It started out as a simple request: “Hey honey, can you get me a coffee?”
Then everyone else at her table realized their drinks needed refilling and here I am, reciting a beverage order as I walk into the pantry, trying to keep straight which drink goes to which of the four residents.
Inside the pantry, I assemble the drink order and pick them up: a hot chocolate and a cream-and-sugar coffee clutched in one hand, the two black coffees in the other. I maybe should take two trips, but I haven’t been a CNA for over five years without learning how to wrap my fingers around multiple cup handles at once. Or without learning to prop the pantry door open.
I’m on my way back, eyes focused on the hot liquid sloshing around the precariously held cups when I hear a voice I vaguely recognize, a voice I haven’t heard in a while.
I stop first, then look up. The voice belongs to a face that is also familiar: an old coworker. It takes me a good moment to come up with her name…after all, it’s been a good year since she quit and well, I have a lot of ex-coworkers.
“Cindy? Whatcha doing here?” I ask. She was a pretty good aide and she actually gave a notice before she quit, so I add: “Good to see you; you doing well?”
“Yep, I’m great,” she says. “Just visiting. Thought it was time…I can’t believe you’re still here.”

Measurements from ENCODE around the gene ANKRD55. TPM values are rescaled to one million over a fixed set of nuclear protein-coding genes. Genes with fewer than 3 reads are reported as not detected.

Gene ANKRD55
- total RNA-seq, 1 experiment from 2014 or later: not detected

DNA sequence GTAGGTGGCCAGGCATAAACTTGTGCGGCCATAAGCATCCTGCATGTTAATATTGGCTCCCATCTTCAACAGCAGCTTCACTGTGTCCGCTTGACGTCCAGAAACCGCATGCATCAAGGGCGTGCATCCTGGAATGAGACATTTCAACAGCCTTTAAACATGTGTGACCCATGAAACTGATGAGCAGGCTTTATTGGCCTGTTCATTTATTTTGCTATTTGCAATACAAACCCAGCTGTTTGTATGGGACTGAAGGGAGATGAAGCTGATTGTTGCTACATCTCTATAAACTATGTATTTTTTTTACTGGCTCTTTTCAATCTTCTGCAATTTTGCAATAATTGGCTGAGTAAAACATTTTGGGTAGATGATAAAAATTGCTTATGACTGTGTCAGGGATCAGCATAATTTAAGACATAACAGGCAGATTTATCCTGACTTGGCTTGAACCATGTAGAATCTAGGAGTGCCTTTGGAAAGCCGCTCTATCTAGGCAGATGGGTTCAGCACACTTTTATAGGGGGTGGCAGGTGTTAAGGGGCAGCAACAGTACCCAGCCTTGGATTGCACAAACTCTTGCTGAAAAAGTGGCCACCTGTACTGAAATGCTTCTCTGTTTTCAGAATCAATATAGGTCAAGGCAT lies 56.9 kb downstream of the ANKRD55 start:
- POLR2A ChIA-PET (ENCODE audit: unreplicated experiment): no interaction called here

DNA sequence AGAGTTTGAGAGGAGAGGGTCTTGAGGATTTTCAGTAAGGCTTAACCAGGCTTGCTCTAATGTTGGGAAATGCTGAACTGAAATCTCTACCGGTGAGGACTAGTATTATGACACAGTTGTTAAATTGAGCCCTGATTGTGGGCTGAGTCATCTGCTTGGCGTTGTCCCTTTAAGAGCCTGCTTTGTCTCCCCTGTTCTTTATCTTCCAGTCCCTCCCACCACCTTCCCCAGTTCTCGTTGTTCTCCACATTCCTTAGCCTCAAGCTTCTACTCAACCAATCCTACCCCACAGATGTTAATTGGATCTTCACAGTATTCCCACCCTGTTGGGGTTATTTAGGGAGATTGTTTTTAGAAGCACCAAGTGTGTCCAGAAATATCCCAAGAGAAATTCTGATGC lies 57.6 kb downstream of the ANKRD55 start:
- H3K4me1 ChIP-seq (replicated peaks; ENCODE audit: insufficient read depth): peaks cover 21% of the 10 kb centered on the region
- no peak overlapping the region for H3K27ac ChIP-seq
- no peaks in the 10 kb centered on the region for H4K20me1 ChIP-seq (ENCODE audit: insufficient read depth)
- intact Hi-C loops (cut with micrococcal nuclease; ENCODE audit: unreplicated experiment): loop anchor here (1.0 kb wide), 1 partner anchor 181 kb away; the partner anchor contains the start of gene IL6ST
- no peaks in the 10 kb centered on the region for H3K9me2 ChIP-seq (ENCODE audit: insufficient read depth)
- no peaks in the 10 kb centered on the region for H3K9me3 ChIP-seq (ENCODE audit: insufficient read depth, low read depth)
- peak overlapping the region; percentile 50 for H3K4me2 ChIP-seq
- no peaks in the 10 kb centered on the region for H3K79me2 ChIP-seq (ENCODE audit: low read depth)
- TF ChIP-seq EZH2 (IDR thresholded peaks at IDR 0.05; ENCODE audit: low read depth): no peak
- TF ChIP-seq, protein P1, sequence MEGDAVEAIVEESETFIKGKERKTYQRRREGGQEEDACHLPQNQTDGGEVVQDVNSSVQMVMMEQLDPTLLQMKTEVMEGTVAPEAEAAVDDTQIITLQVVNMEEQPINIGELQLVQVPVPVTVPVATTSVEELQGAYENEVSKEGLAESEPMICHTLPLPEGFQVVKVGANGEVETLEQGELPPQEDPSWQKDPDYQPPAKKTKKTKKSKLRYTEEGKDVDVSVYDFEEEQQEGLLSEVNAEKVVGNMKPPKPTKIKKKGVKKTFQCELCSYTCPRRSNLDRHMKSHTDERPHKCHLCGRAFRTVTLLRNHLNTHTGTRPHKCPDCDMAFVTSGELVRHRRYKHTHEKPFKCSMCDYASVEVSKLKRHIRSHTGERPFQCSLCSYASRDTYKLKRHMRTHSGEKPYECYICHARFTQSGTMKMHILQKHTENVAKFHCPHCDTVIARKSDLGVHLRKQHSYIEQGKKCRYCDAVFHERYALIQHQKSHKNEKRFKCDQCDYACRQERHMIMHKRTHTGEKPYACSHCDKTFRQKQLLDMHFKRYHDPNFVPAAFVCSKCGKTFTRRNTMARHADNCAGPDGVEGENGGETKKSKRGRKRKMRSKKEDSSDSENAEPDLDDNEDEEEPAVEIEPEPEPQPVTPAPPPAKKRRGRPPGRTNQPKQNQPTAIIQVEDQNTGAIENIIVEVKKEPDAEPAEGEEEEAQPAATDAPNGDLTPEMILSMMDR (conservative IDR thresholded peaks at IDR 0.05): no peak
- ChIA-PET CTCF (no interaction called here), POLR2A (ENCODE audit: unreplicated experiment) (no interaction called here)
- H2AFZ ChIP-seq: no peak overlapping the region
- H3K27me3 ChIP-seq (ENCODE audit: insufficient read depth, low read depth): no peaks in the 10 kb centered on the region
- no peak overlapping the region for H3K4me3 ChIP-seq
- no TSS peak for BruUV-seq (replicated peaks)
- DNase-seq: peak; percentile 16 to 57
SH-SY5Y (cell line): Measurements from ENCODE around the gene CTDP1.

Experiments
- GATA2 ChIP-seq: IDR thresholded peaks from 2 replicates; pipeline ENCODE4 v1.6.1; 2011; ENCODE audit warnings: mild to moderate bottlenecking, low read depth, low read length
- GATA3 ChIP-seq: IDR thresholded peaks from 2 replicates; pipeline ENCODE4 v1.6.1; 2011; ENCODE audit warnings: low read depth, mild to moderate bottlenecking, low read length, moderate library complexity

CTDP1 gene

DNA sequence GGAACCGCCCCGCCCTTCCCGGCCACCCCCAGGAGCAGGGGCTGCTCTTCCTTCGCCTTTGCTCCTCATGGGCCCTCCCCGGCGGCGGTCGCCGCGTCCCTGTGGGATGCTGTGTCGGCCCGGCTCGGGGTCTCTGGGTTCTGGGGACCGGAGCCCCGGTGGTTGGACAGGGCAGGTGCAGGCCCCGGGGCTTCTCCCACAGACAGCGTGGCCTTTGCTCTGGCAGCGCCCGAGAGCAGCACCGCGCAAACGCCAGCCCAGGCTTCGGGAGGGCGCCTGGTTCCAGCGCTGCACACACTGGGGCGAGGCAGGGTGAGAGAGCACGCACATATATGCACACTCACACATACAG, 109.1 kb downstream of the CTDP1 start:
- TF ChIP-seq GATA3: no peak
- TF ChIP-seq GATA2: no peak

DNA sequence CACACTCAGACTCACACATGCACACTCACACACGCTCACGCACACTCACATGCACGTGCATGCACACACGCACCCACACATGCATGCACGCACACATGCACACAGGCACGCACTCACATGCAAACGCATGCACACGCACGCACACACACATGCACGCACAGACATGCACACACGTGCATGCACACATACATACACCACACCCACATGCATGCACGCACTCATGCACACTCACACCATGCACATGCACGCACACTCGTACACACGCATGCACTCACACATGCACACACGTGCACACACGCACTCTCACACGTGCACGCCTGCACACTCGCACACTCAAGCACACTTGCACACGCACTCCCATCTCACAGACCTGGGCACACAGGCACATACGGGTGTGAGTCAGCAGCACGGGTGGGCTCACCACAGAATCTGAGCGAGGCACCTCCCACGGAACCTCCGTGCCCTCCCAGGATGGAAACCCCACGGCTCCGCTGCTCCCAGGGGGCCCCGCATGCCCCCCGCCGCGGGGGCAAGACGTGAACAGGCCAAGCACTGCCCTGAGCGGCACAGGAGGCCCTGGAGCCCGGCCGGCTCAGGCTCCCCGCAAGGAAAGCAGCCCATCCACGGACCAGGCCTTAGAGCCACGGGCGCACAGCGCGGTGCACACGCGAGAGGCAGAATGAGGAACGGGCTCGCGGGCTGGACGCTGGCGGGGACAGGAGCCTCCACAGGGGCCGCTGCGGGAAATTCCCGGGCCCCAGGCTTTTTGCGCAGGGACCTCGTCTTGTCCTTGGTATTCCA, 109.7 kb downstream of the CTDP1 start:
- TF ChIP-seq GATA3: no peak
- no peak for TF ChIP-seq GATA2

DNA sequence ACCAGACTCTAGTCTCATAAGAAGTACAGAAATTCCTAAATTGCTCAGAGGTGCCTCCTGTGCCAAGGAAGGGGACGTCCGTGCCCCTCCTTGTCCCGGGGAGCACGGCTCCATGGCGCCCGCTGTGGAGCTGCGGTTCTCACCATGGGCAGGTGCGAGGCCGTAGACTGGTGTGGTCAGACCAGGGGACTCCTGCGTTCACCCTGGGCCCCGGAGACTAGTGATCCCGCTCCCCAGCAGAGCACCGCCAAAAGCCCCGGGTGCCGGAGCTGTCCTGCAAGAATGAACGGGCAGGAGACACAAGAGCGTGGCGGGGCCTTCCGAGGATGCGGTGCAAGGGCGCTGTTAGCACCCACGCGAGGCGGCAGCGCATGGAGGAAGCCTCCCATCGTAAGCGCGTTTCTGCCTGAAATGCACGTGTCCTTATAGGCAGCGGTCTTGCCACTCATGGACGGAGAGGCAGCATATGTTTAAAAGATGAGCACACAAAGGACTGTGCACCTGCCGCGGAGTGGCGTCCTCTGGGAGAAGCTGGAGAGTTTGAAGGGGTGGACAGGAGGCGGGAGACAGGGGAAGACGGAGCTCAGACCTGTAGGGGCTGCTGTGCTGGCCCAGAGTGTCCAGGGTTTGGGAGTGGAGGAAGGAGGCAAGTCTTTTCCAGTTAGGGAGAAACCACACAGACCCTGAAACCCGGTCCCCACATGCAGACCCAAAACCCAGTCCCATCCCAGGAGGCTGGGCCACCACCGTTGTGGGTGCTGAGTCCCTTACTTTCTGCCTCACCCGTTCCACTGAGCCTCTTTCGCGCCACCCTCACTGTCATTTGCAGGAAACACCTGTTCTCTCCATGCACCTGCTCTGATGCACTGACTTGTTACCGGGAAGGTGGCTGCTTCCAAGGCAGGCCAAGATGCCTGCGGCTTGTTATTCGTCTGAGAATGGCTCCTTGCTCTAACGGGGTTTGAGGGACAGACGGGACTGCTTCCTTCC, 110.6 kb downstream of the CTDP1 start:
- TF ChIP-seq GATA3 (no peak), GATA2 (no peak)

I shrug as best I can with cups of hot liquid in my hands. “Yeah, you know, I still like, so….”
It’s an odd conversation, odder still to be having with someone who left while I stayed. Speaking of odd, Cindy gives me this strangely intent look, like she’s going to say something important. It’s the kind of pause that you just can’t walk away from. Steam rises from the drinks as we both wait on her words.
“It’s funny,” she says finally. “People come and go so quickly around nursing homes, but you endure. You’re still here…and still smiling. Anyway, you look busy, so I’ll leave you to it.”
Then she darts off and I’m left staring after her. I shake my head and continue on my way. What an odd end for an odd conversation and yet as my day goes on, I can’t seem to get it out of my head. It’s still there, echoing but never fading: “You endure.” What an interesting word choice!
The oddest thing is, I’ve never thought of it like that. Never phrased it like that, in my head or in my writing. I endure.
It almost seems…bombastic for describing getting up and going to work day after day, one day at a time, as those days quietly gather into years. I’m not quite sure if the “enduring” she spoke of was in reference to being “still here” or “still smiling”, or both.
Either way, saying that I’ve endured makes it seem…heroic. A hard-won accomplishment.
If it’s heroism, then it’s a quiet sort of heroism–the kind that doesn’t lend itself well to fanfare or fame. Instead, when it receives attention at all, it comes in the form of slight surprise and a mild kind of awe.
And that’s okay, I don’t need fanfare or trumpets or applause. Quiet respect for quiet heroism is, well, rather nice. That recognition of my hard work and stubbornly-held smile is going to be with me a while, I think.
Now it’s back to enduring.